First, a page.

The other is the Silver World Award (24), and world citizens who serve their nation’s youth are the targeted recipients. U.S. citizens are eligible, but only if they aren’t members of the BSA.
Training and leadership
The previous awards represent the very best of Scouting and extraordinary efforts taken by Scouters to improve the lives of young people. But Evans says that the program’s real strength rests with the volunteers who do the little things every day.
“The target is changing kids’ lives, and the way we do that is through volunteers,” he says. “We need to recognize their dedication.”
That dedication starts with training and leadership, and for many volunteers, the Tiger Cub Den Leader Award (25) symbolizes their first foray into the program. After completing training and serving as a registered Tiger Cub den leader for a year, sew this knot above your left pocket. As your child or children grow, your knot collection can grow, too, with the Cub Scout Den Leader Award (26) and Webelos Den Leader Award (27). Each requires the appropriate training and one year of service. Keep up the good work and serve for two years in a pack, and you’re on your way to the Cub Scouter Award (28).
If you’re ready to take on a greater challenge, the Cubmaster Award (29) awaits. To earn this award, complete the training and serve for one year as an assistant Cubmaster and one year as a Cubmaster.
Pack Trainers, who ensure that pack leaders are trained in their position, can now receive one of the newest knots, the Pack Trainer Award (30), after completing two years as a pack trainer and fulfilling other responsibilities.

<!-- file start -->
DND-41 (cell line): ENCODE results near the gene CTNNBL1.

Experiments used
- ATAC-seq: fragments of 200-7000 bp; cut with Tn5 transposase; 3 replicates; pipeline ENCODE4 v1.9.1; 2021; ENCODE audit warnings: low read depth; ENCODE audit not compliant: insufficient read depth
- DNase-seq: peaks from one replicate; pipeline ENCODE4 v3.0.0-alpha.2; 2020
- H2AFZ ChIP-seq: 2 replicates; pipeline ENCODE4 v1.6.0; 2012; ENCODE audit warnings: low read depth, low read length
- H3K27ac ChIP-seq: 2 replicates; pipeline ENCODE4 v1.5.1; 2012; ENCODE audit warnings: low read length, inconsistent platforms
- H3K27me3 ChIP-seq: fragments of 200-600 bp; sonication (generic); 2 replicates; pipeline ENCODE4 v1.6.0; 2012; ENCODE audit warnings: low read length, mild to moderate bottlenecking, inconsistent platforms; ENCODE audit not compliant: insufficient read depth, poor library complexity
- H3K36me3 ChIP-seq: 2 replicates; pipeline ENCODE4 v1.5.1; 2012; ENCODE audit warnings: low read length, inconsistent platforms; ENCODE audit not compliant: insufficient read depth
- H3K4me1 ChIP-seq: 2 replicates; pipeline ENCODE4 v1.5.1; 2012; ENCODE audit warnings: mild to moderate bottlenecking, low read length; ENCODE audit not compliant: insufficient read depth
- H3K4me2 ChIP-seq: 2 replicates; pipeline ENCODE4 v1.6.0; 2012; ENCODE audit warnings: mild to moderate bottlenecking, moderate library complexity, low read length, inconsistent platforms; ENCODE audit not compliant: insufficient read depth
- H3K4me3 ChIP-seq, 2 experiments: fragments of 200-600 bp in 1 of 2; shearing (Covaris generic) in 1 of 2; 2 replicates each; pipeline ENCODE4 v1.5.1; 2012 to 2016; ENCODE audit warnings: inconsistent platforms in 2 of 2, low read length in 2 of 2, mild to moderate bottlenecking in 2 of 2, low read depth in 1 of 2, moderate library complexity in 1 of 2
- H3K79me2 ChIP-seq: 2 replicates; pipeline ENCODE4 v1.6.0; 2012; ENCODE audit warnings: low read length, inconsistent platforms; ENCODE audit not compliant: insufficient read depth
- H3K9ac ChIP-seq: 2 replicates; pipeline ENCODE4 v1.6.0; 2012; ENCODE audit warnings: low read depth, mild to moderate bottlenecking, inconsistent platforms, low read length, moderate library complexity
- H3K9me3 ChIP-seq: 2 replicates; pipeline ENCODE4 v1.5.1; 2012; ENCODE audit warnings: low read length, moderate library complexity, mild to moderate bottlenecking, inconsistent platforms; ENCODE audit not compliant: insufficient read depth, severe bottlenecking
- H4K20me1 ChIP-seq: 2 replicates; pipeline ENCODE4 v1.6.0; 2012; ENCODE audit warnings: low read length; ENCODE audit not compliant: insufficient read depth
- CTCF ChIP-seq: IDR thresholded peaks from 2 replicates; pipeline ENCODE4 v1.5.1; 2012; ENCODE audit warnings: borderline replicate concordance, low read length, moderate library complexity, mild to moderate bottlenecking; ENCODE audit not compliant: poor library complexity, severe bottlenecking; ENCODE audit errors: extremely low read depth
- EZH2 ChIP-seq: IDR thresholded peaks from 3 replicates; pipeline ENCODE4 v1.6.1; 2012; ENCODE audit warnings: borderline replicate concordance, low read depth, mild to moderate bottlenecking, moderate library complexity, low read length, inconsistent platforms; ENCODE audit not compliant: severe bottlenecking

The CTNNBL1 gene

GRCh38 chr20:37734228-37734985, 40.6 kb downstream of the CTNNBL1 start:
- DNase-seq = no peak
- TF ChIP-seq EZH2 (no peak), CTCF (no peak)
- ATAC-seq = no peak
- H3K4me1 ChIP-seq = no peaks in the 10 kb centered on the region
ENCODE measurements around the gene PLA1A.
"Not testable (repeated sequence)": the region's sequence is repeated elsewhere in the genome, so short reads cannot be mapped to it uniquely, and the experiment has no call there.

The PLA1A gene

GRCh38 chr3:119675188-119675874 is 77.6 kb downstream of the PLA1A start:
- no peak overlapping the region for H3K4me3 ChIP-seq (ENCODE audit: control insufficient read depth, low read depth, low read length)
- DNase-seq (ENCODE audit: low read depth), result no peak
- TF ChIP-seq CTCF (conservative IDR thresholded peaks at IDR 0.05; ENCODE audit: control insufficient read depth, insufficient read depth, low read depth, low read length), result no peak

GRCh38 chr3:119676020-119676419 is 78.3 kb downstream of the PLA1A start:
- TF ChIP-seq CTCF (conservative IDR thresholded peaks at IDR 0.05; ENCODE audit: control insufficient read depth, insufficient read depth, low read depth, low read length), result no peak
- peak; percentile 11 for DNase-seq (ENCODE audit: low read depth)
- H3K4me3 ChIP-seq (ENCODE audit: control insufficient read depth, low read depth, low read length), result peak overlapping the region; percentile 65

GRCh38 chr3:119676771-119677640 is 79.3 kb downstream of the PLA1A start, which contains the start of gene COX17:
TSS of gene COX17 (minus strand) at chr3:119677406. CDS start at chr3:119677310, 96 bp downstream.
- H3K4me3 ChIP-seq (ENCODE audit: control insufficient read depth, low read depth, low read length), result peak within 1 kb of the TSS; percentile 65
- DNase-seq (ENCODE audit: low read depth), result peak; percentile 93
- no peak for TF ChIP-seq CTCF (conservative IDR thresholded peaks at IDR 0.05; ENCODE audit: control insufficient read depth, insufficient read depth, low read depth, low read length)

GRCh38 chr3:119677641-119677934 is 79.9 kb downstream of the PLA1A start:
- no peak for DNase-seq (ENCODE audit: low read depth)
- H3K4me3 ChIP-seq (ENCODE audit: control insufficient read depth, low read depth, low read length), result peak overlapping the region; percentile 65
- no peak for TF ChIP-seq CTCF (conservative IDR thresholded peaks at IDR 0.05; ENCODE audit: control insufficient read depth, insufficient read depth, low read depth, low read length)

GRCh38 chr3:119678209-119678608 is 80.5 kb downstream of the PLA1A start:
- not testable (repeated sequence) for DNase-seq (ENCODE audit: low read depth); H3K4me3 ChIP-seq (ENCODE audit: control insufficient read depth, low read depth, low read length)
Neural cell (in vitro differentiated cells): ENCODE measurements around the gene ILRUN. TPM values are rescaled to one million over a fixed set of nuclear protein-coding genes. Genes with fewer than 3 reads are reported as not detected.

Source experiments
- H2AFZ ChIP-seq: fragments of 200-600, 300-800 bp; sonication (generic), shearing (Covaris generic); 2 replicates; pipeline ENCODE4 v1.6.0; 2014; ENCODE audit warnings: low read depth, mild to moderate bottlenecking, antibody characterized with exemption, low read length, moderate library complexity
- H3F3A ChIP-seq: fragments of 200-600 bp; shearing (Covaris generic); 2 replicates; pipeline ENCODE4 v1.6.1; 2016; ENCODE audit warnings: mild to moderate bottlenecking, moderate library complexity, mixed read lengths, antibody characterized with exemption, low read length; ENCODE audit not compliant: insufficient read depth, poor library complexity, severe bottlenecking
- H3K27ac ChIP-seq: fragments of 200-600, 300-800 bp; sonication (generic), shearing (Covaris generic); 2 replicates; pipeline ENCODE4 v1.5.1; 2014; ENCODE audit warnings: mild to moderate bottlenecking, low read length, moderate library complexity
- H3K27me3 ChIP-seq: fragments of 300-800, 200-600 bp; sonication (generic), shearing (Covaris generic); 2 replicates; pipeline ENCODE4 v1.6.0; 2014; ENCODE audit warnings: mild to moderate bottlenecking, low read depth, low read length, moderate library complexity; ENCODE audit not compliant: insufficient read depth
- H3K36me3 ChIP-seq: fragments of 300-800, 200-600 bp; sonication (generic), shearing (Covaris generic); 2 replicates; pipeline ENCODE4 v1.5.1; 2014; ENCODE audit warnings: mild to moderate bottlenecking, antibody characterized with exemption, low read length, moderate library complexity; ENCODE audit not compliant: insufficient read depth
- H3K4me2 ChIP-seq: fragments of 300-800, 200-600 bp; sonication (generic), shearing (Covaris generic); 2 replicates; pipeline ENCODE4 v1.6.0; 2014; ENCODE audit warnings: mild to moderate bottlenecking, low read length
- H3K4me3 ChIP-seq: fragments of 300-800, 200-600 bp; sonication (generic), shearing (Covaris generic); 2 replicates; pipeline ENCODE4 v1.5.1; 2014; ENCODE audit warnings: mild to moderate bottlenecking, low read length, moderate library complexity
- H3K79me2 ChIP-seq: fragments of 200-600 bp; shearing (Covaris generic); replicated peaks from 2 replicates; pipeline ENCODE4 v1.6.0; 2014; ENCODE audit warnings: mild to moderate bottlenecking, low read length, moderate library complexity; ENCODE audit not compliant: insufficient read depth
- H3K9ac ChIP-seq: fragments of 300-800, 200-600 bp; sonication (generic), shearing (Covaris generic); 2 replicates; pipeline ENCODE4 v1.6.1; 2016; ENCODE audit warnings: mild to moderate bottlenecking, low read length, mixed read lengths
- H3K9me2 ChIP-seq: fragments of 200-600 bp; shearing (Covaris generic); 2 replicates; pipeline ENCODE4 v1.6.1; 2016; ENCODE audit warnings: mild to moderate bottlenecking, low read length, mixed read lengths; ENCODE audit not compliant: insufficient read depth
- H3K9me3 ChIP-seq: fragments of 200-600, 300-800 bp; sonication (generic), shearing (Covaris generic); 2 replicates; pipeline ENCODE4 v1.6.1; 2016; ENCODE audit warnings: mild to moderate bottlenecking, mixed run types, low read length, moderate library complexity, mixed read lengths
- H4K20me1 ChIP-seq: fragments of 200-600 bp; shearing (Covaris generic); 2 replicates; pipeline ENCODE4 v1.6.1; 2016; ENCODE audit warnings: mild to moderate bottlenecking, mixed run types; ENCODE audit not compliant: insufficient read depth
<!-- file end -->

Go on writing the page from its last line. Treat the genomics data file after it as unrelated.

Don’t worry, Boy Scout leaders, plenty of knots exist to fill up your uniform shirt, too. The Scouter’s Training Award (31) represents a leader’s devotion after completing training, serving two years as a Boy Scout leader, and fulfilling at least seven performance-driven goals.
For leaders in key positions, the appropriately named Scouter’s Key (32) is given after three years. The following positions are eligible: Scoutmaster, Commissioner, District Committee Member, Skipper, and Venturing Advisor.
Though recipients are involved in distinct programs, one common square knot symbolizes the Scoutmaster Award of Merit and Venturing Advisor Award of Merit (33). The knot acknowledges that its wearer has completed training and donated time while leading a unit.
For those who go above and beyond for the Venturing program, the Venturing Leadership Award (34) honors youths and leaders on the council, regional, and national level.